The 5,6'-dihydro-2H-pyran group is introduced onto the prostaglandin starting materials of Formulae 2 and 3 by intimately contacting and reacting the prostaglandins free hydroxyl group under anhydrous conditions with an excess of 5',6'-dihydro-2H-pyran. The hydroxy-prostaglandins are reacted, for example, with from about 1 to about 25 or more molecular equivalents of the pyran under anhydrous conditions in the presence of an inert organic solvent and in the presence of small amounts of acid catalysts. The reaction is usually carried out at a temperature of C to 75C, usually at room temperature, about 25C, for about 30 minutes to 96 hours, to produce from the starting reactants and intermediates compounds that can be converted to the corresponding compound of Formula 1.

Exemplary of suitable inert, organic solvents for performing the reaction generally include halogenated solvents such as methylenechloride, chloroform, carbon tetrachloride and ethylene chloride, and other solvents such as tetrahydrofuran, dimethoxyethane, dimethylformamide, dimethylsulfoxide, dioxane, isobutyl ketone, cyclopentane, cyclooctane, n-hexane, n-heptane, mixtures thereof and the like.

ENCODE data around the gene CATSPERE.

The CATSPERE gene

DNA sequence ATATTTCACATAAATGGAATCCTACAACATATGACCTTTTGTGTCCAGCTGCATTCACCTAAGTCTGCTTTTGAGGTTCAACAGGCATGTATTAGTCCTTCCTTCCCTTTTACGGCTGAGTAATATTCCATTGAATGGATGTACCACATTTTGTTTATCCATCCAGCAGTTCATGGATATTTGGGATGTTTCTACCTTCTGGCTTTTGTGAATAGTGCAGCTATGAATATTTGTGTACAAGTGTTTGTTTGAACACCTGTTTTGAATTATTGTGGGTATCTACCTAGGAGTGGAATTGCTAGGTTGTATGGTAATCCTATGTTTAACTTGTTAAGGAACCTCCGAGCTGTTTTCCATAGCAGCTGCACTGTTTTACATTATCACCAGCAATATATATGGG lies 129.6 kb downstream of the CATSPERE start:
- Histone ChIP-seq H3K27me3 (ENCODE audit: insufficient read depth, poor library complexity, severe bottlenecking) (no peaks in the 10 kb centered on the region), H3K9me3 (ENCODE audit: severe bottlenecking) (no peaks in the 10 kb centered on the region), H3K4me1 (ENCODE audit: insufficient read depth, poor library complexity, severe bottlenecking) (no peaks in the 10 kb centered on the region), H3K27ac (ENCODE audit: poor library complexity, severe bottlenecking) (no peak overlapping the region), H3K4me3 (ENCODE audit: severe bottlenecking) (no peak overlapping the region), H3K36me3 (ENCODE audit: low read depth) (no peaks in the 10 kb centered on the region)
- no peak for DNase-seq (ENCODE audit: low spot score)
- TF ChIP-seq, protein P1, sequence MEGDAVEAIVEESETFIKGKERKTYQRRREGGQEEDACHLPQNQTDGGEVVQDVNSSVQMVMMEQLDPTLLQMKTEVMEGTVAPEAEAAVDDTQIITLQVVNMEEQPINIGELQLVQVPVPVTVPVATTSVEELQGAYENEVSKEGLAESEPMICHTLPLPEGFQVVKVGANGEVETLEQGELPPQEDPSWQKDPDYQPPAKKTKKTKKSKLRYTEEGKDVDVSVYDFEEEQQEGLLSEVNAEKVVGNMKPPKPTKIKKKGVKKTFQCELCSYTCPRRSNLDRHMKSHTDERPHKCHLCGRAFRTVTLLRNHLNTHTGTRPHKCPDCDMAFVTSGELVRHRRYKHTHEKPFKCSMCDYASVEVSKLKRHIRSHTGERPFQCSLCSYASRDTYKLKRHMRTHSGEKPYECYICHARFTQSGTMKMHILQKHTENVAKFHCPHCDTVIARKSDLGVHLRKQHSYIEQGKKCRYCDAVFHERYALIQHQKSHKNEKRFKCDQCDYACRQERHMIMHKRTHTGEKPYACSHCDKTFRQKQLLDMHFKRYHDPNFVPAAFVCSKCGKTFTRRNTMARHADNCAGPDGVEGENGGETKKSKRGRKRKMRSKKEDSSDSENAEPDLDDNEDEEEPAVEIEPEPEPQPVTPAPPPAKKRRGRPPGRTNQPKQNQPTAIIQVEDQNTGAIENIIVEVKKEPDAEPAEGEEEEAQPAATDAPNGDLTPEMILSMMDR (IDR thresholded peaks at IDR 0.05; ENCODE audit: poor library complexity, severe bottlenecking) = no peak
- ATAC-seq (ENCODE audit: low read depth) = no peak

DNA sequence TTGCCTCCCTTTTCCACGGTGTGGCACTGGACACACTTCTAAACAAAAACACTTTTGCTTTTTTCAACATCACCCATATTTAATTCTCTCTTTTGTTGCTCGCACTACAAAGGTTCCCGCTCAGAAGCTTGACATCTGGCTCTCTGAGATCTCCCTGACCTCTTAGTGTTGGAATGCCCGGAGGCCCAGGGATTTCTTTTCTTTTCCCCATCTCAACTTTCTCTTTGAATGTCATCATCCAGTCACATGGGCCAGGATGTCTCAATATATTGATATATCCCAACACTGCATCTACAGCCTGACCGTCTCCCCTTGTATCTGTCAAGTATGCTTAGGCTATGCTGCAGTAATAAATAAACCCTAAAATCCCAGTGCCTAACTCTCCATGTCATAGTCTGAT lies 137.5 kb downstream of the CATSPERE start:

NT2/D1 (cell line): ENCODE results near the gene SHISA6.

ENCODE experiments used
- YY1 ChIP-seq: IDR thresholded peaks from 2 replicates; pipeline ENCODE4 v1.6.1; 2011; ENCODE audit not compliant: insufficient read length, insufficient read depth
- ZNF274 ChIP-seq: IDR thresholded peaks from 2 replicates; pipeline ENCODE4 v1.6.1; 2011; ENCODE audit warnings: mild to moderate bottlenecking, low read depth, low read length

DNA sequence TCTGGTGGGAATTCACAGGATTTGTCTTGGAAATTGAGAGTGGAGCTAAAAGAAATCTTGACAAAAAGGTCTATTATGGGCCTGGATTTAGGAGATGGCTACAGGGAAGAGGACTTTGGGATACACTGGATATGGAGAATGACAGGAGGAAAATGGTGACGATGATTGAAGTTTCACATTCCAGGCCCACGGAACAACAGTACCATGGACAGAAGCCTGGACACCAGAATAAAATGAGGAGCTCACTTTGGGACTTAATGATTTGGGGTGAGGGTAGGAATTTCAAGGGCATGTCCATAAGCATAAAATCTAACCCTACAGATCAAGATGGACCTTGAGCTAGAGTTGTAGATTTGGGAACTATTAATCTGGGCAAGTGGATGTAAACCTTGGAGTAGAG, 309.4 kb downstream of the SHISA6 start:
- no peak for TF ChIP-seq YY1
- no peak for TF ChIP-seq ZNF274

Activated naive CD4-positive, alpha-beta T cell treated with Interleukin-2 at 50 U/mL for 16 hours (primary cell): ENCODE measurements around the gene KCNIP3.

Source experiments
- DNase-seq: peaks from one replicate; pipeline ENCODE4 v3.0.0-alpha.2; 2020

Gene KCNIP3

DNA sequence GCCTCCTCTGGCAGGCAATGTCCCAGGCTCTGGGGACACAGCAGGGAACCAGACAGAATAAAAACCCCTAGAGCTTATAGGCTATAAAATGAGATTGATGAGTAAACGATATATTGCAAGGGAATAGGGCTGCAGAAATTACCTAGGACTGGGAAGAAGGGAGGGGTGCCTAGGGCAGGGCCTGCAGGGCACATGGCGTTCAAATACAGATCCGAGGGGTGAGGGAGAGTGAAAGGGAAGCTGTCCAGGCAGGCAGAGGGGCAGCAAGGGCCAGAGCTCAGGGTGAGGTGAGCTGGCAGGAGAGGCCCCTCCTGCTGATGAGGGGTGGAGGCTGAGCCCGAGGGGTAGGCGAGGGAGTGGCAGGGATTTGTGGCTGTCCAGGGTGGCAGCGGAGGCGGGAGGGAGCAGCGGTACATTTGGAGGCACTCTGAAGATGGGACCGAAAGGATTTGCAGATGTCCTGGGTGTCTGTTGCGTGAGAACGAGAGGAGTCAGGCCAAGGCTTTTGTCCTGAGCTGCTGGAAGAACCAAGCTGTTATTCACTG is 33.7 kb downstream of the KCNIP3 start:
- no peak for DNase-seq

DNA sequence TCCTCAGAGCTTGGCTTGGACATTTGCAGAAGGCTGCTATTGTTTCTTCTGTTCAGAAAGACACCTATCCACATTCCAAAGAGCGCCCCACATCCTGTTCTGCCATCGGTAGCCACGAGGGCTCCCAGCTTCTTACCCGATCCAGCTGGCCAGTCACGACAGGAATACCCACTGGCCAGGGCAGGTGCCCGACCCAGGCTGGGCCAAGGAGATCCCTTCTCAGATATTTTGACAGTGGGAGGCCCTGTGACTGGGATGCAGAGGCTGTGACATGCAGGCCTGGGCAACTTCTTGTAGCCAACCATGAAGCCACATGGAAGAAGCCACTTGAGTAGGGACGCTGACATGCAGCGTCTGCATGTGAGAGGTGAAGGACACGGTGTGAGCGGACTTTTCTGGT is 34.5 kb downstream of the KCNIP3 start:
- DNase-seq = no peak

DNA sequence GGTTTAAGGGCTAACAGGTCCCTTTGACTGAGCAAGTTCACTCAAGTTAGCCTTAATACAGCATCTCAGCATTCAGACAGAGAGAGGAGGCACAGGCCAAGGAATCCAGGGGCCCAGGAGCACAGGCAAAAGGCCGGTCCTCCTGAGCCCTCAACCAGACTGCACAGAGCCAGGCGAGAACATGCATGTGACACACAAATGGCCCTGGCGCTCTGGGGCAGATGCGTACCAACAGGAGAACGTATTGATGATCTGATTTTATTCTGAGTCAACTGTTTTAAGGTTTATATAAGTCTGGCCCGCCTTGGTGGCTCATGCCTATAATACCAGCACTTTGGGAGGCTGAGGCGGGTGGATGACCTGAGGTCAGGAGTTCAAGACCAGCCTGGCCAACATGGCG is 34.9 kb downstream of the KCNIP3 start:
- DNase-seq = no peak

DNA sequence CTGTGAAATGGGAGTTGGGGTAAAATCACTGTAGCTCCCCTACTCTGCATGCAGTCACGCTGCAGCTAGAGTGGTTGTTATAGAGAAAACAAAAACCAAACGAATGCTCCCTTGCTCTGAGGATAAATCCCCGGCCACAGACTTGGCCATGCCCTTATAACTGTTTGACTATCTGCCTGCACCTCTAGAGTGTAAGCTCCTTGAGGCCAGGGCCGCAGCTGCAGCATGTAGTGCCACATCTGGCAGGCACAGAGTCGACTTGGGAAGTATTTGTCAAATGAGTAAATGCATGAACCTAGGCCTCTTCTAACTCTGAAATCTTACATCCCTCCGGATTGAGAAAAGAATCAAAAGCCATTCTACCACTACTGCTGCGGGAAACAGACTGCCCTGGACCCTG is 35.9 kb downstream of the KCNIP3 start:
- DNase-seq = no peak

Representative of acid catalysts suitable for performing the reactions are p-toluenesulfonic acid, hydrochloric acid, anhydrous hydrobromic acid, Lewis acids such as boron trifluoride, boron trichloride etherate, stannic oxychloride, phorphorous oxychloride, phosphorous pentachloride, zinc chloride, mixtures thereof, and the like.